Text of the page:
In accordance with the present invention, there is provided a lightweight refractory monolith forming, high alumina size graded batch. The batch comprises about 15 to 40%, by weight, of hydrated alumina and/or activated alumina. The remainder is high alumina refractory material analyzing at least about 50% Al2 O3 and calcium aluminate cement. The high alumina refractory material includes at least 25%, by weight of the batch, of hollow spherical particles of alumina. The cement constitutes at least about 15%, by weight, of the batch.
In a preferred embodiment, the spherical alumina particles constitute from about 25 to 55%, by weight of the batch, and the cement constitutes from about 25 to 30%, by weight, thereof.
The term "high alumina refractory monolithic lining" has a well-known (although unwritten) meaning in the refractories art. The ASTM classification of refractory castables is not based on chemical analysis (see ASTM designation C401-60). HIgh alumina refractory monolith refers to linings comprising from 70 to 90%, by weight, refractory aggregate containing more than about 70% alumina, such that the silica present is tied up as mullite and from 10 to 30% calcium alumina cement. Table I includes the chemical analysis of some suitable high alumina starting materials. Table I also includes the chemical analysis of a suitable calcium aluminate cement used in the practice of this invention.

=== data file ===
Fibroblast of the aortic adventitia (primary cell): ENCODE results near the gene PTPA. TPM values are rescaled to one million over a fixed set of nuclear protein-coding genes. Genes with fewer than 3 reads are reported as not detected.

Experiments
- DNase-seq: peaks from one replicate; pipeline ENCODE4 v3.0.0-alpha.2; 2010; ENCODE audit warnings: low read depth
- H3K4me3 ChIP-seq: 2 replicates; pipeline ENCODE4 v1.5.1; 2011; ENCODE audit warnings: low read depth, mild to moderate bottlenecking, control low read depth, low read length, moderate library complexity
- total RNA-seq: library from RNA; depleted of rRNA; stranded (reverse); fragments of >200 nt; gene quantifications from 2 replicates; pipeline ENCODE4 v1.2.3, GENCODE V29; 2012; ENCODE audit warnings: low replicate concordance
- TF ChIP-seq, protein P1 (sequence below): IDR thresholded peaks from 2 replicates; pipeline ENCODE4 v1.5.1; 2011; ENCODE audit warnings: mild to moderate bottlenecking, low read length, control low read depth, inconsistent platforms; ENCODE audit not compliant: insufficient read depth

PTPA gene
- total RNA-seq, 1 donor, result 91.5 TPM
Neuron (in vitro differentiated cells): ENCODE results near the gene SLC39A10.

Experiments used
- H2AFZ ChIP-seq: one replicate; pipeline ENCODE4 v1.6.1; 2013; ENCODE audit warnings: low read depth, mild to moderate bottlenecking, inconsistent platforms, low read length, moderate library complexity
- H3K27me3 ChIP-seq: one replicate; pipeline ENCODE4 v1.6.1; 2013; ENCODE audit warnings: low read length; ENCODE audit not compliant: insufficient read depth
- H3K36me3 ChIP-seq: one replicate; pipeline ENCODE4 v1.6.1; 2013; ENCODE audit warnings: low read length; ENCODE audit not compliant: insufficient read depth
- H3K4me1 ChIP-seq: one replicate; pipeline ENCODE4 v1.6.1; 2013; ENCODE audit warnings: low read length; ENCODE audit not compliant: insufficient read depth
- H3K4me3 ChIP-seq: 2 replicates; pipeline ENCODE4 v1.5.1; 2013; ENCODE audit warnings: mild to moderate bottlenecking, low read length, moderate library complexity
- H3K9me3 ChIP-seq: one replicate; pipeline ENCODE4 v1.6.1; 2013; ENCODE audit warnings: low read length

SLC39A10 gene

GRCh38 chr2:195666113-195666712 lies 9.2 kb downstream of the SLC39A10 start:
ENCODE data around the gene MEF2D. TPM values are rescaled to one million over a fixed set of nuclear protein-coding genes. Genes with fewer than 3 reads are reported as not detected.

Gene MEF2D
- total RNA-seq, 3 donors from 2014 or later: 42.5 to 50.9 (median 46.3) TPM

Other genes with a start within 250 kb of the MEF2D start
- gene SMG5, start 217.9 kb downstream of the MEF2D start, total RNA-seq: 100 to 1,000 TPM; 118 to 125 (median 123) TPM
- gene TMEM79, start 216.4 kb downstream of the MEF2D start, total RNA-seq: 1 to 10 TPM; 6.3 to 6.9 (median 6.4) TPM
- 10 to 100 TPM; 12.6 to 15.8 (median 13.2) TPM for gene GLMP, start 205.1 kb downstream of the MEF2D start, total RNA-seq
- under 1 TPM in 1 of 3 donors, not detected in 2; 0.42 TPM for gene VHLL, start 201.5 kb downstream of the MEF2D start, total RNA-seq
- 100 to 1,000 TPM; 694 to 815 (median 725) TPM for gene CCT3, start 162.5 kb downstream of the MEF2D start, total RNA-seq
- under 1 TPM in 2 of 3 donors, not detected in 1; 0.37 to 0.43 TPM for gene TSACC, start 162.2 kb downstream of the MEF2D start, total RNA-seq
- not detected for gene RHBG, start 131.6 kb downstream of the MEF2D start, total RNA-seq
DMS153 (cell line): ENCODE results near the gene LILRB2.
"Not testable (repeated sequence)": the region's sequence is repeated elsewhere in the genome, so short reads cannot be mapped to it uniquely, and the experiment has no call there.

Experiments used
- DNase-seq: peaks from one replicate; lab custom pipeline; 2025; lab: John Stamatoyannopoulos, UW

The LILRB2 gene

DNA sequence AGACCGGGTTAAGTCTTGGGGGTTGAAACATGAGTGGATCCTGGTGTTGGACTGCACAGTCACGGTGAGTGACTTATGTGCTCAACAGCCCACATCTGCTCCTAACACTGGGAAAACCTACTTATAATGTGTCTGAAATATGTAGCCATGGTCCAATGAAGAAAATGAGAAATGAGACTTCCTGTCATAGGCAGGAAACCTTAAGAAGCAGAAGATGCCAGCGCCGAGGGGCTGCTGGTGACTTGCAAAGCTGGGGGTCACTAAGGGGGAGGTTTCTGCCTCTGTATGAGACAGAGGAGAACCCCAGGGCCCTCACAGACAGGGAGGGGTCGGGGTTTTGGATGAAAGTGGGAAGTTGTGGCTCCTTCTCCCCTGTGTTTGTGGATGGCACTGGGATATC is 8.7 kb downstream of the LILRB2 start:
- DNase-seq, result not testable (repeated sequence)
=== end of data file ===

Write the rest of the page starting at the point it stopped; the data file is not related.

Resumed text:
TABLE I______________________________________ Spherical Tabular Calcium Aluminate Alumina Alumina Cement______________________________________SiO2 0.67% 0.10% 0.40%Al2 O3 99.0 99.60 75.0TiO2 0.01 0.01 0.04Fe2 O3 0.01 0.20 0.10CaO 0.10 0.04 24.10MgO 0.05 0.04 0.10Total Alk 0.10 0.05 0.30LOI -- -- 0.40______________________________________
The spherical particles of alumina may be produced by heating a high purity alumina material above its melting point. While it is still molten, the alumina charge is poured through a blast of high velocity air, to produce small, bubble-like hollow spheres. The tabular alumina is a commercially available material well known in the art as is the calcium alumina cement. The hydrated alumina used in the invention is preferably that produced by ALCOA and sold under the designation C-331 or C-30. The activated or desiccant alumina preferably is also that produced by ALCOA and identified as F-1 alumina. These aluminas analyzed greater than 99% Al2 O3.
Preferred sizing for the mixes of the invention is about 10 to 25% -3+10 mesh and 45 to 55% -65 mesh.
Mixes according to the invention are preferably blended with water to provide a uniform, smooth, substantially non-flowing cream-like material. The mixes and their properties are shown in Table II below.